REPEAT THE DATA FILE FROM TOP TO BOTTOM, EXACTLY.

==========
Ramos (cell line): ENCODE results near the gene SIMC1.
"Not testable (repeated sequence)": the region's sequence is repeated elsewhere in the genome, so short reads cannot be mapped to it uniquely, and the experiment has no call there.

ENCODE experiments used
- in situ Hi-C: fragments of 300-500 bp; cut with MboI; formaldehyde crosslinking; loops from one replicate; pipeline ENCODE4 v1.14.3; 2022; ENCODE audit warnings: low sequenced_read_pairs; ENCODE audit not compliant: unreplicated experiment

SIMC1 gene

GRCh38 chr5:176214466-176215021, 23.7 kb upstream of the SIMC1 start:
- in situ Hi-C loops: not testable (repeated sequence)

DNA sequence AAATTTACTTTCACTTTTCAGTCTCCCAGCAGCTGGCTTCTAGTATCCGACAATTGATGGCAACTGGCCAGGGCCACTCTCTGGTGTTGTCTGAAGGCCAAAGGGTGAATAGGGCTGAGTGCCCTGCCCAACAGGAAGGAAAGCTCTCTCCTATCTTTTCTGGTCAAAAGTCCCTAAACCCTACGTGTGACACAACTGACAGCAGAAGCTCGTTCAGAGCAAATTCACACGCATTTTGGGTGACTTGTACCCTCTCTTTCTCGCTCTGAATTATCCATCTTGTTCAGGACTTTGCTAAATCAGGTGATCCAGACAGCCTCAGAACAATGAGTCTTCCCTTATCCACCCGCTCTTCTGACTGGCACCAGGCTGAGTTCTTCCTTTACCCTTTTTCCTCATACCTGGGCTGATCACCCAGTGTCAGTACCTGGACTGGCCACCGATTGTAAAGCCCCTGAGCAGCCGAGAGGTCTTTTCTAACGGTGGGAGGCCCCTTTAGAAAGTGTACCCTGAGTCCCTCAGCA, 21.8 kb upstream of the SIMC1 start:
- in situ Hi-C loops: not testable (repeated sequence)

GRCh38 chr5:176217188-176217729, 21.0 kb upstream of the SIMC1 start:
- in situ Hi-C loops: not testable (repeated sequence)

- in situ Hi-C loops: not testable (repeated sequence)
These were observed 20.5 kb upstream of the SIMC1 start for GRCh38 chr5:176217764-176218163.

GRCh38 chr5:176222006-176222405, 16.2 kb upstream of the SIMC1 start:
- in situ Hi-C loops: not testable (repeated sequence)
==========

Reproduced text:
Ramos (cell line): ENCODE results near the gene SIMC1.
"Not testable (repeated sequence)": the region's sequence is repeated elsewhere in the genome, so short reads cannot be mapped to it uniquely, and the experiment has no call there.

ENCODE experiments used
- in situ Hi-C: fragments of 300-500 bp; cut with MboI; formaldehyde crosslinking; loops from one replicate; pipeline ENCODE4 v1.14.3; 2022; ENCODE audit warnings: low sequenced_read_pairs; ENCODE audit not compliant: unreplicated experiment

SIMC1 gene

GRCh38 chr5:176214466-176215021, 23.7 kb upstream of the SIMC1 start:
- in situ Hi-C loops: not testable (repeated sequence)

DNA sequence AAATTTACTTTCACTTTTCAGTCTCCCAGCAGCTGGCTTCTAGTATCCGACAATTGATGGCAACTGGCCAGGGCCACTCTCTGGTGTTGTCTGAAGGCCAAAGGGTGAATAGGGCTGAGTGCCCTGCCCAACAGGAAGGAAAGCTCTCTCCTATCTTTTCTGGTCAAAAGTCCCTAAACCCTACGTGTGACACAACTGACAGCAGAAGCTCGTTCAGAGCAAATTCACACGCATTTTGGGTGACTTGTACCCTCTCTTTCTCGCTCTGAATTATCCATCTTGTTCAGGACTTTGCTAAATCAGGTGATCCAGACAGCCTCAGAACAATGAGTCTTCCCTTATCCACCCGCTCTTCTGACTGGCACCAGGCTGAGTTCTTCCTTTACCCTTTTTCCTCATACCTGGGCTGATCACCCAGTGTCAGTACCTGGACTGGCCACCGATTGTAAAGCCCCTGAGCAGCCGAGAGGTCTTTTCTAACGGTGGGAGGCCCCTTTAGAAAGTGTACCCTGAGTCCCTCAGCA, 21.8 kb upstream of the SIMC1 start:
- in situ Hi-C loops: not testable (repeated sequence)

GRCh38 chr5:176217188-176217729, 21.0 kb upstream of the SIMC1 start:
- in situ Hi-C loops: not testable (repeated sequence)

- in situ Hi-C loops: not testable (repeated sequence)
These were observed 20.5 kb upstream of the SIMC1 start for GRCh38 chr5:176217764-176218163.

GRCh38 chr5:176222006-176222405, 16.2 kb upstream of the SIMC1 start:
- in situ Hi-C loops: not testable (repeated sequence)